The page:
Extending the ‘Right of Election’: Men’s Arguments for Women’s Political Representation in Late Enlightenment Britain

  • Arianne Chernock


In recent years, historians have presented a more optimistic vision of enlightened gender relations in late eighteenth-century Britain. Where we once spoke of the consolidation of ‘separate spheres’ for men and women, we now identify flux, fluidity and substantial possibilities for creativity. As Barbara Taylor notes in this collection, ‘[B]y the mid eighteenth century, men and women of the British middle ranks were becoming more like each other — in social attitudes and behaviour, in educational and professional aspirations, in conversational codes, even in their reading matter — than at any previous point in history.’1 There is one area of discussion, however, that has not as yet been subject to this same critical revaluation: notions of citizenship. While we happily acknowledge women’s involvement in eighteenth-century political life as canvassers and advisors, we continue to insist that the concept of citizenship itself, associated as it so often was with ‘masculine’ qualities of rationality, virility and independence, resisted feminist interpretation.2 Even Mary Wollstonecraft could only ‘hint’ at the prospect of women one day serving as electors or parliamentarians — surely a benchmark for the most radical enlightened views.3


Political Participation Political Representation Separate Sphere English Constitution Universal Suffrage 
These keywords were added by machine and not by the authors. This process is experimental and the keywords may be updated as the learning algorithm improves.


Unable to display preview. Download preview PDF.

Unable to display preview. Download preview PDF.


  1. 3.
    Mary Wollstonecraft, A Vindication of the Rights of Woman (London: Everyman, 1995 [1792]), p. 167.Google Scholar
  2. 9.
    Thomas Paine, The Rights of Man (Indianapolis and Cambridge: Hackett, 1992 [1791]), p. 39.Google Scholar
  3. 11.
    Joan Wallach Scott, Only Paradoxes to Offer: French Feminists and the Rights of Man (Cambridge: Harvard University Press, 1996), p. 8.Google Scholar
  4. 12.
    Hilda Smith, All Men and Both Sexes: Gender, Politics, and the False Universal in England ([0-9]+)–([0-9]+) (University Park, PA: The Pennsylvania State University Press, 2002), p. 3. Smith further defines the ‘false universal’ as the’ social phenomenon of not seeing or perceiving women in certain contexts’ and not conceiving of women as ‘having inherent qualities or relevant experiences for the categories from which they are omitted.’Google Scholar
  5. 18.
    Alexander Jardine, Letters from Barbary, France, Spain, Portugal, & C. 2 vols (London: T. Cadell, 1788) Vol. I, p. 311.Google Scholar
  6. 32.
    Albert Goodwin, The Friends of Liberty: The English Democratic Movement in the Age of the French Revolution (London: Hutchinson and Co, 1979), p. 31.Google Scholar
  7. 33.
    George Dyer, The Complaints of the Poor People of England (London: J. Johnson, 1793), p. 197.Google Scholar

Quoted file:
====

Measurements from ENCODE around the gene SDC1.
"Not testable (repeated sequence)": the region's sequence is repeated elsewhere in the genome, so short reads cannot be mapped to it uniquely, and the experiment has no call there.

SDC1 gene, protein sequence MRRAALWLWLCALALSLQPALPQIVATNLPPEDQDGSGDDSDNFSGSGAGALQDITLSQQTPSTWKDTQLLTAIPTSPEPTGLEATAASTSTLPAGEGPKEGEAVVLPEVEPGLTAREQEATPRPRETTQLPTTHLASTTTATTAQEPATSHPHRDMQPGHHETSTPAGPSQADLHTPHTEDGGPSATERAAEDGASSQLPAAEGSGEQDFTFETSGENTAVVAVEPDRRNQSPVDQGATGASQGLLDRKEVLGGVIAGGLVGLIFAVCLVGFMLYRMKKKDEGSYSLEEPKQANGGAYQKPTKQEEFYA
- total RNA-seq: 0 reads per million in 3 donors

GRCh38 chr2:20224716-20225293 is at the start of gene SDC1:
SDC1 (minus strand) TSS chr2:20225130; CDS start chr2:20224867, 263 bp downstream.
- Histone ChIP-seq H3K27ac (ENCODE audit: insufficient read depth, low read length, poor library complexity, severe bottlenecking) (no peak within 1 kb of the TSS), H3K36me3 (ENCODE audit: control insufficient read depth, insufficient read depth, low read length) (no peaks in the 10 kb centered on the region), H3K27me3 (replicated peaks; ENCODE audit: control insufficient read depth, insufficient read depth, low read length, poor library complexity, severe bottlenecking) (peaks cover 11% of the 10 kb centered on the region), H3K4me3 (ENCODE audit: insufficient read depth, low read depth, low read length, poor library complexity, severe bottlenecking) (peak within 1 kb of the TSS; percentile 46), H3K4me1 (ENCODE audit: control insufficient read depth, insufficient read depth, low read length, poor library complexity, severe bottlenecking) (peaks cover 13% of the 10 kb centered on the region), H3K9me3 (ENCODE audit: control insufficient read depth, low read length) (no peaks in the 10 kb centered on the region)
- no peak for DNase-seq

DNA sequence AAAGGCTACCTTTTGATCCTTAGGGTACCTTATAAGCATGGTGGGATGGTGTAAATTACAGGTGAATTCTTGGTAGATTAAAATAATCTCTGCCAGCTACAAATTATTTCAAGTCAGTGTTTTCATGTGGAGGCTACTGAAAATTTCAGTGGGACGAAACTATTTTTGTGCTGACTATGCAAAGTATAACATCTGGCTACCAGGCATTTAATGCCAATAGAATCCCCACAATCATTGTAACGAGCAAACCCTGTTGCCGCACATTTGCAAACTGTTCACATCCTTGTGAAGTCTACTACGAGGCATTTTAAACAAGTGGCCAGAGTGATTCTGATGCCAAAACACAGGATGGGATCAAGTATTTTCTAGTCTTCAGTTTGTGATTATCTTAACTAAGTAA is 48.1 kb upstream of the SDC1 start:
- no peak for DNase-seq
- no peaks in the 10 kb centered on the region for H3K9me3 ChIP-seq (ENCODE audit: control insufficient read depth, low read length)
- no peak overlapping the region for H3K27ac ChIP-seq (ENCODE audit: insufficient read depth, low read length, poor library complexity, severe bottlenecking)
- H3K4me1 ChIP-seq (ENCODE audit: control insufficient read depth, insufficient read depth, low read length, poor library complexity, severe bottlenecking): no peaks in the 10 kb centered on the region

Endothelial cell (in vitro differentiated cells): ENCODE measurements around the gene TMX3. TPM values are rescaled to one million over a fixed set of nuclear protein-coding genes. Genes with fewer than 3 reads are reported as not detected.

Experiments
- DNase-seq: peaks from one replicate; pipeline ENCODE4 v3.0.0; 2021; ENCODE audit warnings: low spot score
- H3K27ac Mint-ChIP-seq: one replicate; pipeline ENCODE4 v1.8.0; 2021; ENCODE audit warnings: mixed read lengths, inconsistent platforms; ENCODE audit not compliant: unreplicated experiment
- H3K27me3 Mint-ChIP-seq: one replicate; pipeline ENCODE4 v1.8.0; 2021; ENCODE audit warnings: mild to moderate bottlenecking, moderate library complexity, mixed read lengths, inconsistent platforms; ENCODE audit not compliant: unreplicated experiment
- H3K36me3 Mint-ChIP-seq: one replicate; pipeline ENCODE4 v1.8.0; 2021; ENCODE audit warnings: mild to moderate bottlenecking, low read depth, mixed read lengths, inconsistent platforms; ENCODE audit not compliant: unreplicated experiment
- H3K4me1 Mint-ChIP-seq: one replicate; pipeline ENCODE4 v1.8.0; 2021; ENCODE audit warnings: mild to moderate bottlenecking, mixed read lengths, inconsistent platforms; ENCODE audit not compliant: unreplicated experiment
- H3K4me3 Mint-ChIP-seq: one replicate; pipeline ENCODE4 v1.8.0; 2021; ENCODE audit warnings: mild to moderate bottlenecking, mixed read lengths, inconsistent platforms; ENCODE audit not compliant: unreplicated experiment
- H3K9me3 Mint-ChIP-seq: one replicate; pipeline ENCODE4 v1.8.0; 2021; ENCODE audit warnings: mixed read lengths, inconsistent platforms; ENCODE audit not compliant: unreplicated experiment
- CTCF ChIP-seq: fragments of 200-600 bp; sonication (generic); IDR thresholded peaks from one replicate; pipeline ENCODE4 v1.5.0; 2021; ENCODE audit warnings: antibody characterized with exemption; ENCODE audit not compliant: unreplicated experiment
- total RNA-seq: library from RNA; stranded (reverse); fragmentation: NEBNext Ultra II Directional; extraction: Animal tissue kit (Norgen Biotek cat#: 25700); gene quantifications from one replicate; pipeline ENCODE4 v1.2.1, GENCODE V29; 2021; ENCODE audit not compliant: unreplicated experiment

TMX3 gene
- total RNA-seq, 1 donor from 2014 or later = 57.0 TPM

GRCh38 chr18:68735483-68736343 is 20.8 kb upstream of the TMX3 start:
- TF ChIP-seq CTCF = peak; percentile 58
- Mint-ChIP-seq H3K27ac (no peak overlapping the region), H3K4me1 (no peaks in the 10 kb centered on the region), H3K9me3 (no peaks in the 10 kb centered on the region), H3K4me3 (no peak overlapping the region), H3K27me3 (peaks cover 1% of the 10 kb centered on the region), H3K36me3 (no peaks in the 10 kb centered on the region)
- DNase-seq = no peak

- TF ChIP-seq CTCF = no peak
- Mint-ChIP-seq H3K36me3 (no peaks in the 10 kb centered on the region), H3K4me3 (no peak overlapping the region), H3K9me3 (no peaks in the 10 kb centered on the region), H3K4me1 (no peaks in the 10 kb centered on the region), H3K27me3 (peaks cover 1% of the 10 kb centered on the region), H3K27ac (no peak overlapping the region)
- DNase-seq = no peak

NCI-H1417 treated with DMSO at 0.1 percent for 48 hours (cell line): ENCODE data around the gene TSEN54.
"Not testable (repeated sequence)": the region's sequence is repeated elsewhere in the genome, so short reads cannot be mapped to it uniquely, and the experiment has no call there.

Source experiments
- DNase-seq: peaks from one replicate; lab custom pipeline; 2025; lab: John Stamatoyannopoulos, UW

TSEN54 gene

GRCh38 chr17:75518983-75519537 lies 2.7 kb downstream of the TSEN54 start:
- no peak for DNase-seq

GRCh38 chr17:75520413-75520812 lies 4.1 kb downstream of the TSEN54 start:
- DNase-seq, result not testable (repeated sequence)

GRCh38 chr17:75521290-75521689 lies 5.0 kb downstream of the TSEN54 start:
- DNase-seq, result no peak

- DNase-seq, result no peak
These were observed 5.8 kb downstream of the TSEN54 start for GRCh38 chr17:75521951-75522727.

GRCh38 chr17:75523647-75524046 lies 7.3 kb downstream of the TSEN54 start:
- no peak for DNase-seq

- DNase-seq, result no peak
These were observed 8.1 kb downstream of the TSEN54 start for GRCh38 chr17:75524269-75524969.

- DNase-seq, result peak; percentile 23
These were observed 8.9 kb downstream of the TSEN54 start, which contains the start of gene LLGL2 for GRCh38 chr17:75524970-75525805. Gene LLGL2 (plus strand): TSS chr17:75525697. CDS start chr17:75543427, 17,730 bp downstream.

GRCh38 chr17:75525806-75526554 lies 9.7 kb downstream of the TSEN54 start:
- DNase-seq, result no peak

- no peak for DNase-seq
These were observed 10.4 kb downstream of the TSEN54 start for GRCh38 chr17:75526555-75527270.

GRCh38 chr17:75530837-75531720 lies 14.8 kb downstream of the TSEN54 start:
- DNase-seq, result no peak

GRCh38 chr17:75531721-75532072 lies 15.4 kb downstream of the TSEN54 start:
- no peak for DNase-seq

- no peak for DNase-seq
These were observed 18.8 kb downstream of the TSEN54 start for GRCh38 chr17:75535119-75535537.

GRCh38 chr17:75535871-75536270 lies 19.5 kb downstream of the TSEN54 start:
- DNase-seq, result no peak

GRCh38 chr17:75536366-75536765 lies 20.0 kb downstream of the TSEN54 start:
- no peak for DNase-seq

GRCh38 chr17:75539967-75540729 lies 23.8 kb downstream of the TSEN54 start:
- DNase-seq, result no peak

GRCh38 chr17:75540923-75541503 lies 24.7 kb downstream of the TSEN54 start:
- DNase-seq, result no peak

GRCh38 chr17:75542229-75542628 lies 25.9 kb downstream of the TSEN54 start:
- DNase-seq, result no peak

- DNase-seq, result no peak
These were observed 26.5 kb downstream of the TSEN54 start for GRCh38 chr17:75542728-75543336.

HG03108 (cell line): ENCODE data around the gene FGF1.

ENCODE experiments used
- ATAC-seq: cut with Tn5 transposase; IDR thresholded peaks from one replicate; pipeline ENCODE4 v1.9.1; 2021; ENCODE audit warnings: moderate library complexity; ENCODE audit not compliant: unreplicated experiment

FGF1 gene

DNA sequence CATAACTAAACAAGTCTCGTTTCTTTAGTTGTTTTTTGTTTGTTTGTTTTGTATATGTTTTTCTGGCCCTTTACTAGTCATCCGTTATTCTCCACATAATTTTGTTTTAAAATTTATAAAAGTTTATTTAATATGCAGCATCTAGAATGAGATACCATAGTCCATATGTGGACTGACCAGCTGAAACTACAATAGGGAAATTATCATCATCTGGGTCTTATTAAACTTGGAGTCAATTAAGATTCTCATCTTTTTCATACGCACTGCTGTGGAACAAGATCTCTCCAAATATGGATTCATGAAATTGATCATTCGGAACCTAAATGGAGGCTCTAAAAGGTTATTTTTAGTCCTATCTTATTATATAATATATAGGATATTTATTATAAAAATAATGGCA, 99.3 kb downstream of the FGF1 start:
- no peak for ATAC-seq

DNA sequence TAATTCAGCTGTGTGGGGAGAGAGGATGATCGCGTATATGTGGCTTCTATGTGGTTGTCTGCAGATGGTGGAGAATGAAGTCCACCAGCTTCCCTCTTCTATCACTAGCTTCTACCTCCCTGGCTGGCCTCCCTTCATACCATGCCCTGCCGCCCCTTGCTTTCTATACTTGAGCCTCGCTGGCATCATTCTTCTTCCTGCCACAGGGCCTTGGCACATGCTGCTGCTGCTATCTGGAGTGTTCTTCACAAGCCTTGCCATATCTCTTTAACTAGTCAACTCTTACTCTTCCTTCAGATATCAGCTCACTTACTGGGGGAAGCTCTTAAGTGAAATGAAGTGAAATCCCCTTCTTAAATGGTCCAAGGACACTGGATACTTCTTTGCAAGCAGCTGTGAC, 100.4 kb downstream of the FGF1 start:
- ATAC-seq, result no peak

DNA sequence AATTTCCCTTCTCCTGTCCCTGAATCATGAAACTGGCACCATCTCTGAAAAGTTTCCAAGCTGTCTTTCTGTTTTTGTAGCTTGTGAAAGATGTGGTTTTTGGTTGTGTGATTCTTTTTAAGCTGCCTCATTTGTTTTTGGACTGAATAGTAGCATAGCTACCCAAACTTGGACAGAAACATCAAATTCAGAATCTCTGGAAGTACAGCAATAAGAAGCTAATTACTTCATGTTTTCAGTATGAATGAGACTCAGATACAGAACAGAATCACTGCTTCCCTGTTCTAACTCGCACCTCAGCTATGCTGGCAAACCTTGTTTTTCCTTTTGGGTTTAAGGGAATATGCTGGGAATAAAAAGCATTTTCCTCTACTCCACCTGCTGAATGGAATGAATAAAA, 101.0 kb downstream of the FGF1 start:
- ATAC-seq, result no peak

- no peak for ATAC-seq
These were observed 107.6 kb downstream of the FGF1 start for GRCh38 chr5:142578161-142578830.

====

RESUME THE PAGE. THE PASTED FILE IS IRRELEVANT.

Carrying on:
8. 34.
    James A. Epstein, Radical Expression: Political Language, Ritual, and Symbol in England, ([0-9]+)–([0-9]+) (Oxford: Oxford University Press, 1994), p. 23.Google Scholar
  9. 36.
    James Vernon, ‘Notes toward an introduction’ in Re-Reading the Constitution, ed. James Vernon (Cambridge: Cambridge University Press, 1996), p. 2.Google Scholar
  10. 37.
    George Dyer, ‘On the Best Means of Promoting the Fundamental Principles of the English Constitution,’ reprinted in The Pamphleteer, 24 (1818), p. 438. This article was taken from an original print published in a ‘miscellany’ some years earlier. Emphasis his.Google Scholar
  11. 54.
    G.J. Barker-Benfield, The Culture of Sensibility: Sex and Society in Eighteenth-Century Britain (Chicago: The University of Chicago Press, 1992), pp. xvii–xviii.Google Scholar
  12. 55.
    See John Dwyer, Virtuous Discourse: Sensibility and Community in Late-Eighteenth-Century Scotland (Edinburgh: John Donald, 1987), p. 136.Google Scholar
  13. 58.
    See Linda Colley, Britons: Forging the Nation, ([0-9]+)–([0-9]+) (New Haven: Yale University Press, 1992) and Anne K. Mellor, Mothers of the Nation: Women’s Political Writing in England, ([0-9]+)–([0-9]+) (Bloomington: Indiana University Press, 2000).Google Scholar
  14. 60.
    Susan Kingsley Kent, Gender and Power in Britain, ([0-9]+)–([0-9]+) (London: Routledge, 1999), p. 158.Google Scholar
  15. 81.
    William Stafford, ‘Shall We Take the Linguistic Turn? British Radicalism in the Era of the French Revolution,’ in Historical Journal 43 (2000), p. 588.CrossRefGoogle Scholar
  16. 85.
    Samuel Ferrand Waddington, ‘Vindication of Female Political Interference,’ The Republican Vol. I, no. 3 (September 10, 1819), p. 45.Google Scholar
  17. 89.
    Barbara Taylor, Eve and the New Jerusalem: Socialism and Feminism in the Nineteenth Century (New York: Pantheon, 1983).Google Scholar

Copyright information

© Arianne Chernock 2005

Authors and Affiliations

  • Arianne Chernock

There are no affiliations available

Personalised recommendations